The students loved seeing each other’s work, commenting on it and discussing different approaches to a similar set of constraints, requirements and challenges. Parents were happy: those that weren’t able to attend were able to view the films on a private YouTube link (since Westtown is a boarding school, about half of our parents are at a distance). The winning film creators were thrilled to have their film show up the school’s website.

The student debrief

In the next day’s debrief with my own 13 students, they agreed on the following — they wished the executive producers had been more heavy handed (and saved them from so many rookie errors). I pushed back and asked what they had learned from their errors. Among the answers:  editing does in fact take as long as we suggested; the best films had the clearest points of view (each producer check included questions pushing them to refine their narrative arc and point of view); asking for help and asking questions served them better than lots of general directions.

ConstitutionalConvThey also agreed that doing the research, finding credible sources and creating the bibliography was easy with all the practice they had already had. For that reason, they were glad that this project came well into the year. They all agreed that making films adds a level of complexity not present in an essay or an oral presentation using some sort of presentation software. One student observed that with film you reach a larger audience, but you have to get your message right the first time.

Mastering the basic technology, they said, was easy compared to integrating music, visuals, spoken word and an interesting narrative. This led us to a useful discussion of audience and how the reality of creating a film for peers, parents, and unrelated adults changed the way they approached their films. Interestingly, everyone agreed that the weaker films seemed to have been created with only teenagers in mind as the audience!

In their individual written self-reflections students were asked to read their previous reflections and give thought to what had improved from earlier projects. Comments ranged from “we were organized, didn’t procrastinate, used the online check list and finished early” to “we improved in our creativity” [very true!] to “I improved my ability to connect the past with the current. In other words, I learned how to take a law that was relevant to life in the past and relate it to current day events.”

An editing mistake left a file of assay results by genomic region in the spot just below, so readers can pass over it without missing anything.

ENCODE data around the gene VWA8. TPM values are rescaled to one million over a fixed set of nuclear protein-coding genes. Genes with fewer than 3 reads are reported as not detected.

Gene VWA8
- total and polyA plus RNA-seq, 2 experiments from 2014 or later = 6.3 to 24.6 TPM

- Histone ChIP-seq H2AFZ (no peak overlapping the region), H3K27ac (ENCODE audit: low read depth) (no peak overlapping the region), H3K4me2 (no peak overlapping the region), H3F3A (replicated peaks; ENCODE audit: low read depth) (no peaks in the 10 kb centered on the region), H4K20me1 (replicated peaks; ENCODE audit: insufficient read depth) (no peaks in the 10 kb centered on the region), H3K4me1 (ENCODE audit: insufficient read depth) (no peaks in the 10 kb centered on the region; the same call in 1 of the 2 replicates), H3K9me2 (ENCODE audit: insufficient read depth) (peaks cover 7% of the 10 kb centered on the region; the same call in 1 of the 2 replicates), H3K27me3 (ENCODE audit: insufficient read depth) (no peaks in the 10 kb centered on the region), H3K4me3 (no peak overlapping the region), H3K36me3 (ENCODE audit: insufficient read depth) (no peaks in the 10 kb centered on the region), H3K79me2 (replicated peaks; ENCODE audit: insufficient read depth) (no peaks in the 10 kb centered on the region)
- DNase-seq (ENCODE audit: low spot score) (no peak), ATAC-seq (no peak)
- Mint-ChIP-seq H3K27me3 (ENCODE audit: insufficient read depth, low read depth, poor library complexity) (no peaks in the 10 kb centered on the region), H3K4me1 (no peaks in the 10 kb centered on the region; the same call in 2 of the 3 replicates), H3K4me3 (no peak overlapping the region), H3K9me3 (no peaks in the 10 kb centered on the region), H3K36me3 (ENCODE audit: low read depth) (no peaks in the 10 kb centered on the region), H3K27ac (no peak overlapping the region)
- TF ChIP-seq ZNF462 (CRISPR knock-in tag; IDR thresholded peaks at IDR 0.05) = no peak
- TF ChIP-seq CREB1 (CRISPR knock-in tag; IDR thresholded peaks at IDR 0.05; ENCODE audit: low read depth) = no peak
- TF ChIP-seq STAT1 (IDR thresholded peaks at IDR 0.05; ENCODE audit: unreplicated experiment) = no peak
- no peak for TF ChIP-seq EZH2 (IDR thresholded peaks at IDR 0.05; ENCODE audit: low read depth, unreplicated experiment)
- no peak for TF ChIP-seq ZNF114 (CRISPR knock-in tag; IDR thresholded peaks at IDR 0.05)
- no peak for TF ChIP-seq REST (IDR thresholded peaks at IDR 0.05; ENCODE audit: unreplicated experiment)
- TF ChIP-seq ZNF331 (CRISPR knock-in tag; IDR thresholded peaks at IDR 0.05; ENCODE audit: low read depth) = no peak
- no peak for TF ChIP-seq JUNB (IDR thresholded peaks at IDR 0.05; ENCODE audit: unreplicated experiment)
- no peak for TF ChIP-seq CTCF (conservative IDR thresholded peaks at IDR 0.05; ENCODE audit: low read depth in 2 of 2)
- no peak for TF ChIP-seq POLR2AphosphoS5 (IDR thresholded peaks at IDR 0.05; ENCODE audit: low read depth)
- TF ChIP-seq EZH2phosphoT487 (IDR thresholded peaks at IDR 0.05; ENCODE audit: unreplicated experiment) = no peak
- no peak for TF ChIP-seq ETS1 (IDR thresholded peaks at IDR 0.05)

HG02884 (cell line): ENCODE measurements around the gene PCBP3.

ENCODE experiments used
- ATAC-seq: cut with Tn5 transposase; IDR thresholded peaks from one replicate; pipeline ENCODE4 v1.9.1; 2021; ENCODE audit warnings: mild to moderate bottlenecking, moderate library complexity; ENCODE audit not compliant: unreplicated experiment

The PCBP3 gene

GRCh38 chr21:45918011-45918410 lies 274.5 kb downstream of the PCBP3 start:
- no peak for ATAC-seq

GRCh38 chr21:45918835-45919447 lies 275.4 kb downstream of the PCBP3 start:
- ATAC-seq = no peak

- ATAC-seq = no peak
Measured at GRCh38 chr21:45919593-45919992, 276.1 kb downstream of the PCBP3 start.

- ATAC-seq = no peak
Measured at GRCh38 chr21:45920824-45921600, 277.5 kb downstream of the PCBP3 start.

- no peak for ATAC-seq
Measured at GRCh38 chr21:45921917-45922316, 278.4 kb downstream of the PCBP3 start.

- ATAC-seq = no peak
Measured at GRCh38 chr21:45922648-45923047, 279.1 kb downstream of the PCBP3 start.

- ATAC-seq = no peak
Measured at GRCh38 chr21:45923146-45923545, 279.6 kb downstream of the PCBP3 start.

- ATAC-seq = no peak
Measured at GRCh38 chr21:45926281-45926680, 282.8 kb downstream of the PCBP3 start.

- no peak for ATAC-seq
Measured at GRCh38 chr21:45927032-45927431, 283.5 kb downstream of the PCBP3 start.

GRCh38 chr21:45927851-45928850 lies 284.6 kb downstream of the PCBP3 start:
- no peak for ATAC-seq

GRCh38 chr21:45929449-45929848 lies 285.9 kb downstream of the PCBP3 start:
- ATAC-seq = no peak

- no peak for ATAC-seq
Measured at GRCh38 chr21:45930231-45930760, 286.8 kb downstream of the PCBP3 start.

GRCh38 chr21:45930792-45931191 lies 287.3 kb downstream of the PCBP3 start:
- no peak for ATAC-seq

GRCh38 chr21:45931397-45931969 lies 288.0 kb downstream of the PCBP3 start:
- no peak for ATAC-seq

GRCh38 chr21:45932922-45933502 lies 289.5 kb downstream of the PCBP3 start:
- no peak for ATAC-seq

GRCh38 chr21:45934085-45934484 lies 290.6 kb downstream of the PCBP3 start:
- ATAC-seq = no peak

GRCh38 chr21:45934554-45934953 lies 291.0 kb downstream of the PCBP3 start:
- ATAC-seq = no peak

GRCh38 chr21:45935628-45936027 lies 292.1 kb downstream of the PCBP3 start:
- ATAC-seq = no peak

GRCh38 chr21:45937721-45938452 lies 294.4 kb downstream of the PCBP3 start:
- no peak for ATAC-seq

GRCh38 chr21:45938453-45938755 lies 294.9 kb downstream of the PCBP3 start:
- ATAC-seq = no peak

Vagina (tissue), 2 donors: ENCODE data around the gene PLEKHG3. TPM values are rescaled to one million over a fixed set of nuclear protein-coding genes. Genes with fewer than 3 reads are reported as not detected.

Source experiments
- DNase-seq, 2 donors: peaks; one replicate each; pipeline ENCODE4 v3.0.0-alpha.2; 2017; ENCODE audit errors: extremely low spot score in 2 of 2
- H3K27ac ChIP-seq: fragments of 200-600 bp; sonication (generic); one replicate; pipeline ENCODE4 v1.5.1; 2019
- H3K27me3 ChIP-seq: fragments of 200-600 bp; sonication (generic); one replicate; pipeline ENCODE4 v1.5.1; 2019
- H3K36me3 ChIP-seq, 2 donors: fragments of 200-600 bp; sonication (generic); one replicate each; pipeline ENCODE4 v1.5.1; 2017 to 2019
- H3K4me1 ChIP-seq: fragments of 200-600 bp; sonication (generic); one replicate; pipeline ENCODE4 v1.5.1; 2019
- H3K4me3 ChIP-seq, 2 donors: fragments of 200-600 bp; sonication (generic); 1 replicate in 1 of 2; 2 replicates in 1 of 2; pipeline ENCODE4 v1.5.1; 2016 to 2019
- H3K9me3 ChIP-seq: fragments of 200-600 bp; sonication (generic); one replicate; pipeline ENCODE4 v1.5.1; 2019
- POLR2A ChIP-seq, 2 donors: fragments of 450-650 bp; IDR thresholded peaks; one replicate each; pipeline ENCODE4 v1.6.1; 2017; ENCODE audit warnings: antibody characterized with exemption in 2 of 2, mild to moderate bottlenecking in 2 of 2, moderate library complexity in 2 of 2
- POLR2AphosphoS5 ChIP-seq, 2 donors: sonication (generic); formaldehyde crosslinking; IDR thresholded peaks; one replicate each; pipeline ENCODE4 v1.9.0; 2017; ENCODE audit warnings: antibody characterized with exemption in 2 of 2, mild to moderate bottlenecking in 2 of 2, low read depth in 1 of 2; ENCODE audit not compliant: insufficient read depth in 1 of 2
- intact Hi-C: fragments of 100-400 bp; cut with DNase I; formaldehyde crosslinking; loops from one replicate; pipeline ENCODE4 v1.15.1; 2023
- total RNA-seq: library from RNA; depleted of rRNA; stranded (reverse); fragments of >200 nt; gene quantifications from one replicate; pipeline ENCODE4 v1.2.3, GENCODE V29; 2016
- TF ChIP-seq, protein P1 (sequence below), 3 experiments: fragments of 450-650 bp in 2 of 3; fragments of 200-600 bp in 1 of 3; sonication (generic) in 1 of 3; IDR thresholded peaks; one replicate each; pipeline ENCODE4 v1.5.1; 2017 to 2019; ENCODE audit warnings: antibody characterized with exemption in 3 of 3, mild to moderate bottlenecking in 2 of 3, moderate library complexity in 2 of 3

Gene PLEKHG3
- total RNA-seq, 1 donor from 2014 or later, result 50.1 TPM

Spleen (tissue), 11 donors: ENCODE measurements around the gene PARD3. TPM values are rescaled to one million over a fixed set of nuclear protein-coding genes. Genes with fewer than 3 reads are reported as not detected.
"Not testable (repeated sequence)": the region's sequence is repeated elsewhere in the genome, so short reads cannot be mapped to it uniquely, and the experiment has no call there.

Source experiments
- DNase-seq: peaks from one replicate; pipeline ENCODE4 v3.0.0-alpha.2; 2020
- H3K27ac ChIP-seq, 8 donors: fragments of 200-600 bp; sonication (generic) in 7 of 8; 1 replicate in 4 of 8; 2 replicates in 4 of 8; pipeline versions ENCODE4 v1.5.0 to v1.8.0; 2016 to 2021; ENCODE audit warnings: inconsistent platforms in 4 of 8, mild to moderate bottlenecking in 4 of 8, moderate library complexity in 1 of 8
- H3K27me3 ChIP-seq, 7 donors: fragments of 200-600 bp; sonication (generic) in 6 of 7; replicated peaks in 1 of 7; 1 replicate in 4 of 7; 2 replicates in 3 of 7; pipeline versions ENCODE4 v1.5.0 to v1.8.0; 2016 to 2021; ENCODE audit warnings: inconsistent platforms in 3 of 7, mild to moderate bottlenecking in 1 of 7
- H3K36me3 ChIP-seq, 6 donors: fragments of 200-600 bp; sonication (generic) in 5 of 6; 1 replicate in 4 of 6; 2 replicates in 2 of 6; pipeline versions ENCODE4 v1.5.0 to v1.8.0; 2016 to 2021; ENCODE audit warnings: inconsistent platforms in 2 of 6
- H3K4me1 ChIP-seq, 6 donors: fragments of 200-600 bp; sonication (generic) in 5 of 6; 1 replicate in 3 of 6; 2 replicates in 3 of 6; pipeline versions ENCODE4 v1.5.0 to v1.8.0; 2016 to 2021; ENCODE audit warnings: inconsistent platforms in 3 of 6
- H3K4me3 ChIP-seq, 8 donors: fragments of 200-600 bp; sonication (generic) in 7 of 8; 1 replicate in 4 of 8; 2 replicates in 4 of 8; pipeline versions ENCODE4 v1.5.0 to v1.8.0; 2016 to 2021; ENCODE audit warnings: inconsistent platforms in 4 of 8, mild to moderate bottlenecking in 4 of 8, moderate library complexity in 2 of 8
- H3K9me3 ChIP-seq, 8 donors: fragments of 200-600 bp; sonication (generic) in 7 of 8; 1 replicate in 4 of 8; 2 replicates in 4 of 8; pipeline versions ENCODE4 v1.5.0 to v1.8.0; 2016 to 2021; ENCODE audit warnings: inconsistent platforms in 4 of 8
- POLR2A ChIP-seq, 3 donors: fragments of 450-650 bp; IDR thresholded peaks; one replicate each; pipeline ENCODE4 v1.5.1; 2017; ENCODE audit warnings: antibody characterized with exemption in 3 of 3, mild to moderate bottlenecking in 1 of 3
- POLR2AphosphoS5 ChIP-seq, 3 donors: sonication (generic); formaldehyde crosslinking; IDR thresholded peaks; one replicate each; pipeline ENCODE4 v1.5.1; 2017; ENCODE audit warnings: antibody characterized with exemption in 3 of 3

The teacher debrief

In our own teacher debrief we agreed that we wanted the students to have another film experience this year. We hope to convince either our English or Religion colleagues to assign a film project before we do ours so that our tenth graders create three films over the course of the year. Next time, we will have the kids evaluate each others’ films as well. We might also build in a step where a group has to share their storyboard with another group for advice.

Finally, we wondered whether or not we should have been more heavy handed as mentors. For instance, the 13th Amendment group used Plessy v Ferguson as a large part of their examination. While the defense in that case did use this amendment, the Supreme Court ignored the 13th almost entirely in reaching its decision on separate but equal facilities. This group had started with a discussion of a newly passed California Law against human trafficking. This current event would have made for a better focus to their film, as teachers we raised the question with them during their research and after reading the draft of their script, but we didn’t insist they refocus. Should we have?

Finally, I would like to continue to refine the questions we give students to guide their self-reflections. Perhaps, what I really want is to remove the scaffold of questions and ask them to simply reflect. . . .

About the author
Margaret Haviland is Director of Teaching and Learning at Westtown School in West Chester, PA. She combines responsibilities for curriculum development with fostering a school climate that emphasizes continuous professional learning. Margaret constantly evolves her own teaching practice in her high school US History course. She believes her task as a teacher and administrator is to shape her students’ school environment to focus on collaborative learning and ethical leadership in a connected world. She occasionally writes a blog called Breaking Down Walls. Follow her on Twitter @mhavilan.